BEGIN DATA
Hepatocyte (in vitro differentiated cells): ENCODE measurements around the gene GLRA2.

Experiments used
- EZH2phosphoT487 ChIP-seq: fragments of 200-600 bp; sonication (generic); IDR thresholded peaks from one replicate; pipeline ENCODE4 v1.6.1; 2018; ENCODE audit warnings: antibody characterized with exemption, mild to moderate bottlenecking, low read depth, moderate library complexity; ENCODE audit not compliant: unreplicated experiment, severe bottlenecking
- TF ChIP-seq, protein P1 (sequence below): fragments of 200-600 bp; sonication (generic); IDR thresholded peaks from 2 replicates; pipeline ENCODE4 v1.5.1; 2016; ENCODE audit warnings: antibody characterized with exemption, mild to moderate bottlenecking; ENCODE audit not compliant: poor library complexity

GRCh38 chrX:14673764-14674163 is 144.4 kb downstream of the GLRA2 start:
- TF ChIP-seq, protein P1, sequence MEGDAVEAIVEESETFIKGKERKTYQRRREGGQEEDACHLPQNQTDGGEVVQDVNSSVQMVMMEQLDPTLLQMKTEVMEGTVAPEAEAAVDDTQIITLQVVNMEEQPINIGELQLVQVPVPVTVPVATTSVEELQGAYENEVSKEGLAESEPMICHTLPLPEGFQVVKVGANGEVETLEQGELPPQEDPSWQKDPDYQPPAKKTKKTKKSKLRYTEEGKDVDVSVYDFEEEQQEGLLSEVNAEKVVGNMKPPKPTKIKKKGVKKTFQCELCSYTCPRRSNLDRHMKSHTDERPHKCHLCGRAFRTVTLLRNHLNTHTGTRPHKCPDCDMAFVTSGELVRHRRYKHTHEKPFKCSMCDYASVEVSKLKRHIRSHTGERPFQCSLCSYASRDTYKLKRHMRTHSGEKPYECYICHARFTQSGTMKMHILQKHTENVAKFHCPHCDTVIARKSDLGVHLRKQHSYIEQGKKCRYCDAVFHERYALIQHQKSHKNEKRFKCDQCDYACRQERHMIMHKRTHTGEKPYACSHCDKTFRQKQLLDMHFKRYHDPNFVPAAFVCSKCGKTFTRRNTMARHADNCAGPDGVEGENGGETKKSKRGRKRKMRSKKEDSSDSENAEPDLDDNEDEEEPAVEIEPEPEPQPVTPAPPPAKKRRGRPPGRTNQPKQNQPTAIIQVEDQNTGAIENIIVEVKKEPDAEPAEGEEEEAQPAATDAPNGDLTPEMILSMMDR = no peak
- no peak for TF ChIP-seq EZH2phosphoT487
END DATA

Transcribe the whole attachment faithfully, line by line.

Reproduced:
Hepatocyte (in vitro differentiated cells): ENCODE measurements around the gene GLRA2.

Experiments used
- EZH2phosphoT487 ChIP-seq: fragments of 200-600 bp; sonication (generic); IDR thresholded peaks from one replicate; pipeline ENCODE4 v1.6.1; 2018; ENCODE audit warnings: antibody characterized with exemption, mild to moderate bottlenecking, low read depth, moderate library complexity; ENCODE audit not compliant: unreplicated experiment, severe bottlenecking
- TF ChIP-seq, protein P1 (sequence below): fragments of 200-600 bp; sonication (generic); IDR thresholded peaks from 2 replicates; pipeline ENCODE4 v1.5.1; 2016; ENCODE audit warnings: antibody characterized with exemption, mild to moderate bottlenecking; ENCODE audit not compliant: poor library complexity

GRCh38 chrX:14673764-14674163 is 144.4 kb downstream of the GLRA2 start:
- TF ChIP-seq, protein P1, sequence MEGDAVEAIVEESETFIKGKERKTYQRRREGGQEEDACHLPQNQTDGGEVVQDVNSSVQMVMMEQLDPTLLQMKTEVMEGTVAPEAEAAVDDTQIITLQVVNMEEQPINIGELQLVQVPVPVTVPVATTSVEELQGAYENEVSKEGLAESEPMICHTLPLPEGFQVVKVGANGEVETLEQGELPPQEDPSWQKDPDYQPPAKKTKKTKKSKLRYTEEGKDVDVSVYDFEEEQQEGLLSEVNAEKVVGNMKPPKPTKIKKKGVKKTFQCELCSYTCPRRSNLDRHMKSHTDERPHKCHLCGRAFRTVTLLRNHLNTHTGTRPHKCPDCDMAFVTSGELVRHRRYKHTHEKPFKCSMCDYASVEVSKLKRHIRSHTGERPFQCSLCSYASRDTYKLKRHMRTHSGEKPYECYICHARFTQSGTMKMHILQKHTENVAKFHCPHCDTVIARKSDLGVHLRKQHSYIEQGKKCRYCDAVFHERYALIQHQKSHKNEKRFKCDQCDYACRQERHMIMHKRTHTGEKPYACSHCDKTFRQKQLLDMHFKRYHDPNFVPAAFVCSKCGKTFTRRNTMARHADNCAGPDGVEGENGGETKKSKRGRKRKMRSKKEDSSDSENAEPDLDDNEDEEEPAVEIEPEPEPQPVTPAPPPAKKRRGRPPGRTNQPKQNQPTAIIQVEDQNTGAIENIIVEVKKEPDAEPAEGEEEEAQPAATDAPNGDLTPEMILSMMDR = no peak
- no peak for TF ChIP-seq EZH2phosphoT487